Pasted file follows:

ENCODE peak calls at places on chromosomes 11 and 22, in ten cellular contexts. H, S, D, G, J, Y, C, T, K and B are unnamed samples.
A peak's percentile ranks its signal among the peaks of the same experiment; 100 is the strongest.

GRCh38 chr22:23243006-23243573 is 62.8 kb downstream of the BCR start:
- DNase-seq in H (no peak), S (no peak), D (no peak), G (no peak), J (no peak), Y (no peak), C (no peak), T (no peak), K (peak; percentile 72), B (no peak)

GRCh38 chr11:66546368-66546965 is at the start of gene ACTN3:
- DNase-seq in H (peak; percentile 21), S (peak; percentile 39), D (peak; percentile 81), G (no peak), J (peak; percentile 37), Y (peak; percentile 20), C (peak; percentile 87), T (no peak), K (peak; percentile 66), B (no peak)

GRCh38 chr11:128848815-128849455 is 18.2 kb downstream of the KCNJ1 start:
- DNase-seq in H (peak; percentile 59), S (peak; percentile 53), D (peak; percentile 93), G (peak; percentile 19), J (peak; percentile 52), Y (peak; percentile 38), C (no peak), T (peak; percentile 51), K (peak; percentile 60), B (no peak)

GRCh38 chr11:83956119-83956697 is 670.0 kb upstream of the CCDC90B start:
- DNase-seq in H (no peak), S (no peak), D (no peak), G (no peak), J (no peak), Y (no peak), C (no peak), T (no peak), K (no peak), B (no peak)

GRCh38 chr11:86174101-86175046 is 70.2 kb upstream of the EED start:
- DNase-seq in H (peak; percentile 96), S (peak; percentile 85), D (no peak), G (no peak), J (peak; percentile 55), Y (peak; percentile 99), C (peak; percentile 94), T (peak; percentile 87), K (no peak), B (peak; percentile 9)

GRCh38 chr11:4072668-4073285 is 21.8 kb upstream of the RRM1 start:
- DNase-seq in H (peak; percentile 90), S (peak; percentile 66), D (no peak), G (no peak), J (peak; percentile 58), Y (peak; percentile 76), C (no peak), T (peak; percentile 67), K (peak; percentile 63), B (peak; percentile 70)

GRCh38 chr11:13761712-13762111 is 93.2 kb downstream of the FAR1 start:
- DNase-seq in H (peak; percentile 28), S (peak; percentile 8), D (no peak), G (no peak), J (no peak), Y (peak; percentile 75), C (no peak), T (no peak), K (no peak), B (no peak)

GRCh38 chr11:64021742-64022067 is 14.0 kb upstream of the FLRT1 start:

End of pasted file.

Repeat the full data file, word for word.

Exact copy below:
ENCODE peak calls at places on chromosomes 11 and 22, in ten cellular contexts. H, S, D, G, J, Y, C, T, K and B are unnamed samples.
A peak's percentile ranks its signal among the peaks of the same experiment; 100 is the strongest.

GRCh38 chr22:23243006-23243573 is 62.8 kb downstream of the BCR start:
- DNase-seq in H (no peak), S (no peak), D (no peak), G (no peak), J (no peak), Y (no peak), C (no peak), T (no peak), K (peak; percentile 72), B (no peak)

GRCh38 chr11:66546368-66546965 is at the start of gene ACTN3:
- DNase-seq in H (peak; percentile 21), S (peak; percentile 39), D (peak; percentile 81), G (no peak), J (peak; percentile 37), Y (peak; percentile 20), C (peak; percentile 87), T (no peak), K (peak; percentile 66), B (no peak)

GRCh38 chr11:128848815-128849455 is 18.2 kb downstream of the KCNJ1 start:
- DNase-seq in H (peak; percentile 59), S (peak; percentile 53), D (peak; percentile 93), G (peak; percentile 19), J (peak; percentile 52), Y (peak; percentile 38), C (no peak), T (peak; percentile 51), K (peak; percentile 60), B (no peak)

GRCh38 chr11:83956119-83956697 is 670.0 kb upstream of the CCDC90B start:
- DNase-seq in H (no peak), S (no peak), D (no peak), G (no peak), J (no peak), Y (no peak), C (no peak), T (no peak), K (no peak), B (no peak)

GRCh38 chr11:86174101-86175046 is 70.2 kb upstream of the EED start:
- DNase-seq in H (peak; percentile 96), S (peak; percentile 85), D (no peak), G (no peak), J (peak; percentile 55), Y (peak; percentile 99), C (peak; percentile 94), T (peak; percentile 87), K (no peak), B (peak; percentile 9)

GRCh38 chr11:4072668-4073285 is 21.8 kb upstream of the RRM1 start:
- DNase-seq in H (peak; percentile 90), S (peak; percentile 66), D (no peak), G (no peak), J (peak; percentile 58), Y (peak; percentile 76), C (no peak), T (peak; percentile 67), K (peak; percentile 63), B (peak; percentile 70)

GRCh38 chr11:13761712-13762111 is 93.2 kb downstream of the FAR1 start:
- DNase-seq in H (peak; percentile 28), S (peak; percentile 8), D (no peak), G (no peak), J (no peak), Y (peak; percentile 75), C (no peak), T (no peak), K (no peak), B (no peak)

GRCh38 chr11:64021742-64022067 is 14.0 kb upstream of the FLRT1 start: